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Table 1. Clinical characteristics and demographic information for patients with obsessive-compulsive disorder (OCD) and healthy control subjects (HCS).

Relative to HCS, OCD patients showed lower ReHo in the bilateral cerebellum and higher ReHo in the bilateral superior frontal gyri (SFG), right IPG, and precuneus (P < 0.05, with FWE correction at the cluster level; Table 2, Figures 1, 2). The results regarding subgroup analysis of medication-naive OCD patients remained reproducible with the main effect (Supplementary Figure S1). The ReHo value in the left SFG positively correlated with Y-BOCS total score (r = 0.241, P = 0.024) and obsessive subscale (r = 0.224, P = 0.036; Figure 3). No significant correlations were identified between altered ReHo and any other clinical characteristics in OCD patients.


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Table 2. Significant differences of regional homogeneity (ReHo) alterations in OCD patients compared with HCS.


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Figure 1. The distributions of ReHo eigenvalue in six brain areas with altered ReHo in OCD patients relative to HCS. Abbreviations: HCS, healthy control subjects; IPG, inferior parietal gyrus; OCD, obsessive-compulsive disorder; ReHo, regional homogeneity; SFG, superior frontal gyrus.


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Figure 2. Altered ReHo in OCD patients compared with HCS. ReHo increases are indicated in warm colors while ReHo reductions are indicated in cool colors. Abbreviations: HCS, healthy control subjects; OCD, obsessive-compulsive disorder; ReHo, regional homogeneity.


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Figure 3. Pearson correlation exhibiting positive association between ReHo in the left SFG and YBOCS as well as obsessive subscale scores in the OCD group. Abbreviations: OCD, obsessive-compulsive disorder; ReHo, regional homogeneity; SFG, superior frontal gyrus; YBOCS, Yale–Brown Obsessive Compulsive Scale.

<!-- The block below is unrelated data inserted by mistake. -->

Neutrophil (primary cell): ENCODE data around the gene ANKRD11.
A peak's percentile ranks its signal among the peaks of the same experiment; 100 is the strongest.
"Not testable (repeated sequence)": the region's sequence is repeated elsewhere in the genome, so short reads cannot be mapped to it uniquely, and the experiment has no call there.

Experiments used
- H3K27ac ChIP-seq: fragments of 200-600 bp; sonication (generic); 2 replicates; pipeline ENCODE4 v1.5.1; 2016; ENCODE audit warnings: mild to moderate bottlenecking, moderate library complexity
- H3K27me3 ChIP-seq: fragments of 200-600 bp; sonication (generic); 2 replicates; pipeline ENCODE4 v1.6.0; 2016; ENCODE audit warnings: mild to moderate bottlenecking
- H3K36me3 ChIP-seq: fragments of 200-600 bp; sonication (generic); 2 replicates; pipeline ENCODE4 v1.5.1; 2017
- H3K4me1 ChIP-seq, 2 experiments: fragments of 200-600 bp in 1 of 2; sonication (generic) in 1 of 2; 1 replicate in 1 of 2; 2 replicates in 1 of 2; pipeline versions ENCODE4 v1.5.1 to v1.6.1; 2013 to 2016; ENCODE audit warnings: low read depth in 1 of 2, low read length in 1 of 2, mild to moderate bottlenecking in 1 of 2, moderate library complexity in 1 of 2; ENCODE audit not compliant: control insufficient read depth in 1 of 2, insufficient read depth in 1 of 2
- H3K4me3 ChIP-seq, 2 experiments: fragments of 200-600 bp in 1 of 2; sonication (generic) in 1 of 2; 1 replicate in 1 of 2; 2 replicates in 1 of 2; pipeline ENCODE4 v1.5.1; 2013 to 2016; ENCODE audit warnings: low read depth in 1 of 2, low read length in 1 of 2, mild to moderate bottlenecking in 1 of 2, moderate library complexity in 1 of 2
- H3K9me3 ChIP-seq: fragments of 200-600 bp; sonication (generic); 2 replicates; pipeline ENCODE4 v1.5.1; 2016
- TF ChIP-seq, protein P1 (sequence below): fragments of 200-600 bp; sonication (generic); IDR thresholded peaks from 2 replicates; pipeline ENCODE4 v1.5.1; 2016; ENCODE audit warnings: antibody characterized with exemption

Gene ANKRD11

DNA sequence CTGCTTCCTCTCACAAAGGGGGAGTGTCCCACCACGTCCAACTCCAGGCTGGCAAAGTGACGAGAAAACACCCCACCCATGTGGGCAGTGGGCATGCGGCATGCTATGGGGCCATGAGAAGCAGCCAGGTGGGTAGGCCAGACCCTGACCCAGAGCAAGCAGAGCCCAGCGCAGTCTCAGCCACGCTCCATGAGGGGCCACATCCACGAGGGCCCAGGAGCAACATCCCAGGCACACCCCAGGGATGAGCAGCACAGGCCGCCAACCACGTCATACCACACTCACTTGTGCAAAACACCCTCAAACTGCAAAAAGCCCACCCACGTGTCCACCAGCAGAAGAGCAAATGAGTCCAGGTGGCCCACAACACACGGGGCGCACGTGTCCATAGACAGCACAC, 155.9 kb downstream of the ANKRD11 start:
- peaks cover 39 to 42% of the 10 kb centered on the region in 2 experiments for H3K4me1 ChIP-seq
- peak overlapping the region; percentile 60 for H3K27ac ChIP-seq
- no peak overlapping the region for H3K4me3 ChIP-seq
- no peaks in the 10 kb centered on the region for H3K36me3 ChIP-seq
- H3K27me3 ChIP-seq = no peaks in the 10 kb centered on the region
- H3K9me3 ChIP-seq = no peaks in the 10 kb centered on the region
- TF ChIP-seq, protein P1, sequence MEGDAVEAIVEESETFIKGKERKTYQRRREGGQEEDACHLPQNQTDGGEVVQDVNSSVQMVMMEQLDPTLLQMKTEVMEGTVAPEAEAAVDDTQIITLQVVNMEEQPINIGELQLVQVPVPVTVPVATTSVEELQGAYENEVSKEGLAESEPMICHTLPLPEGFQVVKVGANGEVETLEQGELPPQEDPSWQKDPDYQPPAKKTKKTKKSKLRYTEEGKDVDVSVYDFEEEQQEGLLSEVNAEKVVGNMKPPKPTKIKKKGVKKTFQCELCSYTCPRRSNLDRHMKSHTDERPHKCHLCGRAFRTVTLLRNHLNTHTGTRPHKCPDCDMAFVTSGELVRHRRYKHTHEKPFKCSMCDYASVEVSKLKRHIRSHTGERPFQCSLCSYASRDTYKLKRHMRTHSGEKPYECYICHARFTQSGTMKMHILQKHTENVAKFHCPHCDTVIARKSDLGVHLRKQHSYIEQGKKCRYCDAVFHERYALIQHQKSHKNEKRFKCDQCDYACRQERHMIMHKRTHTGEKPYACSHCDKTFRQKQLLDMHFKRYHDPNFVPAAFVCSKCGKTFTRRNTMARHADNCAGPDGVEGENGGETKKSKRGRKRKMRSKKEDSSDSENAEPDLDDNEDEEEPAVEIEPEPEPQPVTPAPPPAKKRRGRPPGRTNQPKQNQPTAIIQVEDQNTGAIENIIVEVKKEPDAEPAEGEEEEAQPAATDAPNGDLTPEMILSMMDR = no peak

The plotting for SVM classification using ReHo maps are presented in Figure 4 (left). The receiver operating characteristic (ROC) curve assessing the performance of the SVM classifier based on ReHo maps is displayed in Figure 4 (right).


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Figure 4. Classification plot (left) and receiver operating characteristic (ROC) curve (right) for differentiating patients with OCD from HCS based on ReHo maps, yielding an accuracy of 78.98% (sensitivity = 78.41%, specificity = 79.55%, P < 0.001). Abbreviations: HCS, healthy control subjects; OCD, obsessive-compulsive disorder; ReHo, regional homogeneity.

Based on the SVM classification approach, the diagnostic accuracy of ReHo maps for the contrast between OCD and HCS was 78.98% (sensitivity = 78.41% and specificity = 79.55%, P < 0.001). The most discriminative regions contributing to the SVM classification regarding ReHo were mainly located in frontal, temporal, and parietal regions as well as the cerebellum while the right OFC was identified with the highest discriminative power. The details concerning the brain areas that contributed to distinguishing OCD participants from controls are displayed in Table 3 and Figure 5.


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Table 3. Brain areas that differentiated OCD patients from HCS based on ReHo maps.


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Figure 5. The discrimination maps for ReHo. These areas were identified by setting the threshold to the top 30% of weight vector scores. Warm colors indicated higher discriminated values for OCD subjects than HCS. Cool colors indicate lower discriminated values for OCD participants than HCS. Abbreviations: HCS, healthy control subjects; OCD, obsessive-compulsive disorder; ReHo, regional homogeneity.

Discussion